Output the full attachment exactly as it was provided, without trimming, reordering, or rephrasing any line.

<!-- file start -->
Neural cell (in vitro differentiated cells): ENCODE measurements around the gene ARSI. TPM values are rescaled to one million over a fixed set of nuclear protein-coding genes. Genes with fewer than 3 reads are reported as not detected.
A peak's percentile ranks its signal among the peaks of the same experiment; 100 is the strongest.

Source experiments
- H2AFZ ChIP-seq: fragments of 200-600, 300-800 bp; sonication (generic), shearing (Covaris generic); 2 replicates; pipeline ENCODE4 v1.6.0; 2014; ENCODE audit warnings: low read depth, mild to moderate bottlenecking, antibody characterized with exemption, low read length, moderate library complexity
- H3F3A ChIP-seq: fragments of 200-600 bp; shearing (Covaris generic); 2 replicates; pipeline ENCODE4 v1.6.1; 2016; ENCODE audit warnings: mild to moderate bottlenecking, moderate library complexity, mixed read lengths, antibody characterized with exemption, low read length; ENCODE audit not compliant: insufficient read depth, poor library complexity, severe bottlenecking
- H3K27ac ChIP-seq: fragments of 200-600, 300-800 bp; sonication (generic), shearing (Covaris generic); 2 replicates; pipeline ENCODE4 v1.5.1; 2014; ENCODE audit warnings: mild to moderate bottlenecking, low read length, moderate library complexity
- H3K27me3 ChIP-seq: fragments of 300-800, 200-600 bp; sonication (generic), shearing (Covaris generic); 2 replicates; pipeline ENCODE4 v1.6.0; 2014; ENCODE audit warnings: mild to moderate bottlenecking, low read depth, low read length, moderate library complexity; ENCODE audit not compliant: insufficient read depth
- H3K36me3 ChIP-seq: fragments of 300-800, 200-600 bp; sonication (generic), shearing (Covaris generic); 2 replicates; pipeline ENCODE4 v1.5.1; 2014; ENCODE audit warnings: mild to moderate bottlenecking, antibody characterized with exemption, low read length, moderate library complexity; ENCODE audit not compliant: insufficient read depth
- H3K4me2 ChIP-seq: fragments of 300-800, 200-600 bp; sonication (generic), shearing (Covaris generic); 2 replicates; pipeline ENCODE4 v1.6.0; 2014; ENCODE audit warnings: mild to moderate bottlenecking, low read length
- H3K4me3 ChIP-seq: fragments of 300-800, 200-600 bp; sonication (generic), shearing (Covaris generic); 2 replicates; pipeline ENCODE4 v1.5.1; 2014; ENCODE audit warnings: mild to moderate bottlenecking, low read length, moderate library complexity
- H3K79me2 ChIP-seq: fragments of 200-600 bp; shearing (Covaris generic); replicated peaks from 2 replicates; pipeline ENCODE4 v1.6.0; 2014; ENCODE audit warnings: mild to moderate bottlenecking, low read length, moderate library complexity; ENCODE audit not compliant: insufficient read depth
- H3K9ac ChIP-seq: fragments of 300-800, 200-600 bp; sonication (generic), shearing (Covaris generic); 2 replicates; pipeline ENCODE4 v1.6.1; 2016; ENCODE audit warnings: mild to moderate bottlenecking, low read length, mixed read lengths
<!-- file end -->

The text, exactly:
Neural cell (in vitro differentiated cells): ENCODE measurements around the gene ARSI. TPM values are rescaled to one million over a fixed set of nuclear protein-coding genes. Genes with fewer than 3 reads are reported as not detected.
A peak's percentile ranks its signal among the peaks of the same experiment; 100 is the strongest.

Source experiments
- H2AFZ ChIP-seq: fragments of 200-600, 300-800 bp; sonication (generic), shearing (Covaris generic); 2 replicates; pipeline ENCODE4 v1.6.0; 2014; ENCODE audit warnings: low read depth, mild to moderate bottlenecking, antibody characterized with exemption, low read length, moderate library complexity
- H3F3A ChIP-seq: fragments of 200-600 bp; shearing (Covaris generic); 2 replicates; pipeline ENCODE4 v1.6.1; 2016; ENCODE audit warnings: mild to moderate bottlenecking, moderate library complexity, mixed read lengths, antibody characterized with exemption, low read length; ENCODE audit not compliant: insufficient read depth, poor library complexity, severe bottlenecking
- H3K27ac ChIP-seq: fragments of 200-600, 300-800 bp; sonication (generic), shearing (Covaris generic); 2 replicates; pipeline ENCODE4 v1.5.1; 2014; ENCODE audit warnings: mild to moderate bottlenecking, low read length, moderate library complexity
- H3K27me3 ChIP-seq: fragments of 300-800, 200-600 bp; sonication (generic), shearing (Covaris generic); 2 replicates; pipeline ENCODE4 v1.6.0; 2014; ENCODE audit warnings: mild to moderate bottlenecking, low read depth, low read length, moderate library complexity; ENCODE audit not compliant: insufficient read depth
- H3K36me3 ChIP-seq: fragments of 300-800, 200-600 bp; sonication (generic), shearing (Covaris generic); 2 replicates; pipeline ENCODE4 v1.5.1; 2014; ENCODE audit warnings: mild to moderate bottlenecking, antibody characterized with exemption, low read length, moderate library complexity; ENCODE audit not compliant: insufficient read depth
- H3K4me2 ChIP-seq: fragments of 300-800, 200-600 bp; sonication (generic), shearing (Covaris generic); 2 replicates; pipeline ENCODE4 v1.6.0; 2014; ENCODE audit warnings: mild to moderate bottlenecking, low read length
- H3K4me3 ChIP-seq: fragments of 300-800, 200-600 bp; sonication (generic), shearing (Covaris generic); 2 replicates; pipeline ENCODE4 v1.5.1; 2014; ENCODE audit warnings: mild to moderate bottlenecking, low read length, moderate library complexity
- H3K79me2 ChIP-seq: fragments of 200-600 bp; shearing (Covaris generic); replicated peaks from 2 replicates; pipeline ENCODE4 v1.6.0; 2014; ENCODE audit warnings: mild to moderate bottlenecking, low read length, moderate library complexity; ENCODE audit not compliant: insufficient read depth
- H3K9ac ChIP-seq: fragments of 300-800, 200-600 bp; sonication (generic), shearing (Covaris generic); 2 replicates; pipeline ENCODE4 v1.6.1; 2016; ENCODE audit warnings: mild to moderate bottlenecking, low read length, mixed read lengths